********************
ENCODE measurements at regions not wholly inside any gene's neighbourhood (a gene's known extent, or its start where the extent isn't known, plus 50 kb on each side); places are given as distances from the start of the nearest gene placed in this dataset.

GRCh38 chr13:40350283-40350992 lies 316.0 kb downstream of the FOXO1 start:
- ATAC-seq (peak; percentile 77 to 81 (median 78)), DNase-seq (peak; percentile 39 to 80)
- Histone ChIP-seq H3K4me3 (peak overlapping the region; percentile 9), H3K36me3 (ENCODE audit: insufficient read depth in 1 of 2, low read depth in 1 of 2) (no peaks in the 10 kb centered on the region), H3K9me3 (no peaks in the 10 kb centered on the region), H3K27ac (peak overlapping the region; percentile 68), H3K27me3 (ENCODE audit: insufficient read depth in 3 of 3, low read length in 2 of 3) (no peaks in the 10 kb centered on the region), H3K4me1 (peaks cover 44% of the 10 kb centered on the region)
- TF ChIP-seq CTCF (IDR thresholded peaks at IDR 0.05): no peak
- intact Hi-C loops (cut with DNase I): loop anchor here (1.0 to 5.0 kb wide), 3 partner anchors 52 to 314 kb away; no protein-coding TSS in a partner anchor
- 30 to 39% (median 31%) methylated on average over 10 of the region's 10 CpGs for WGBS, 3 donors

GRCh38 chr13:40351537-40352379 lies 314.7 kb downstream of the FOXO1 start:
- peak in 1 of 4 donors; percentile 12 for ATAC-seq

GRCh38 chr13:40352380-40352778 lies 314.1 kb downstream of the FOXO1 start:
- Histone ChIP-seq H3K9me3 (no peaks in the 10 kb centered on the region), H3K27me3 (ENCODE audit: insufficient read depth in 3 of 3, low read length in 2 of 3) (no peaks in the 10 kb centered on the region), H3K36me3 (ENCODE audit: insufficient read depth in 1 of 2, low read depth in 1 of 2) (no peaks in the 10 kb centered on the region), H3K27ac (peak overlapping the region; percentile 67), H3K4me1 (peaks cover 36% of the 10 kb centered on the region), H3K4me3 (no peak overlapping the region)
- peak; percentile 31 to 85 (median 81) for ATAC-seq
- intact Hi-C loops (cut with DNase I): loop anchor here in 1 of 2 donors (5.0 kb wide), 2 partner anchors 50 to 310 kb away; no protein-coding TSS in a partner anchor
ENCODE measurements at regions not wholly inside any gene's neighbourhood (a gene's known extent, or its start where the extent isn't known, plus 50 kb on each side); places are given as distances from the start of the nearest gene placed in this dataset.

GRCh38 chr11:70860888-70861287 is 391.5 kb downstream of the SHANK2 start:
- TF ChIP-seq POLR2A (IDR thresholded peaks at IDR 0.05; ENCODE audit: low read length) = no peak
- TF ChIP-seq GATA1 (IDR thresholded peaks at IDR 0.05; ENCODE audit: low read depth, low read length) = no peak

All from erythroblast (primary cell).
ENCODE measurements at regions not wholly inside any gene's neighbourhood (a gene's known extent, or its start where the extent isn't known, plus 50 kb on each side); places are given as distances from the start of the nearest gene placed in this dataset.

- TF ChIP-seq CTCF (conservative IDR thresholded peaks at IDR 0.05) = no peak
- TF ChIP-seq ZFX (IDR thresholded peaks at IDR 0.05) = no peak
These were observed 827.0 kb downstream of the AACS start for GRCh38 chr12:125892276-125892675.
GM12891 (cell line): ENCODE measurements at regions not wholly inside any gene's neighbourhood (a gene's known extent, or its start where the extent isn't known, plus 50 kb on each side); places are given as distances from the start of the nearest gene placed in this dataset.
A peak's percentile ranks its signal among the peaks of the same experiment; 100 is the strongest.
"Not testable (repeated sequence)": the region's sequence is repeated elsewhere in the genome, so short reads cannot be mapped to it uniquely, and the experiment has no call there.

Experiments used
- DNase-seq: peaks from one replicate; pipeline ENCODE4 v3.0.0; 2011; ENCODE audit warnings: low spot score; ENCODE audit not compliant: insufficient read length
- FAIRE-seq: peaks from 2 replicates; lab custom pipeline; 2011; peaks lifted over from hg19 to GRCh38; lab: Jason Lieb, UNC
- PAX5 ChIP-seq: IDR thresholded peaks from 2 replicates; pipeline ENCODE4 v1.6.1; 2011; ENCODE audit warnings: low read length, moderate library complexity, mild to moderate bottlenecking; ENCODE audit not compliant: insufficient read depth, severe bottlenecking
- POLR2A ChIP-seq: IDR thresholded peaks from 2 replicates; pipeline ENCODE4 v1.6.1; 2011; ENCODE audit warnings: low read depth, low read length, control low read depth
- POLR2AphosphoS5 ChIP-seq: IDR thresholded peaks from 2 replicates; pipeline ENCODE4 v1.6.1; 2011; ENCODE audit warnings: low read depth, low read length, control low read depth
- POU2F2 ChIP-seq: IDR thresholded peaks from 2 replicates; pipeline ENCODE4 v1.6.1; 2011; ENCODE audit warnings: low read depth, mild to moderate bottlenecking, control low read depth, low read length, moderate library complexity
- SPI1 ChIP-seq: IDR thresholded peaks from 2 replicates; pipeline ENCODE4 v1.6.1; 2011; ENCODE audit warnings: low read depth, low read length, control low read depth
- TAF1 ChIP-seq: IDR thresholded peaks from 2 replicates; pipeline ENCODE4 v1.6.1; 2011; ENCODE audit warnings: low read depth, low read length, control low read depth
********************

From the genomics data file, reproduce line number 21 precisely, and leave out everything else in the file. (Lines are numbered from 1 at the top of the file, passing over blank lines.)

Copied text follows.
- TF ChIP-seq ZFX (IDR thresholded peaks at IDR 0.05) = no peak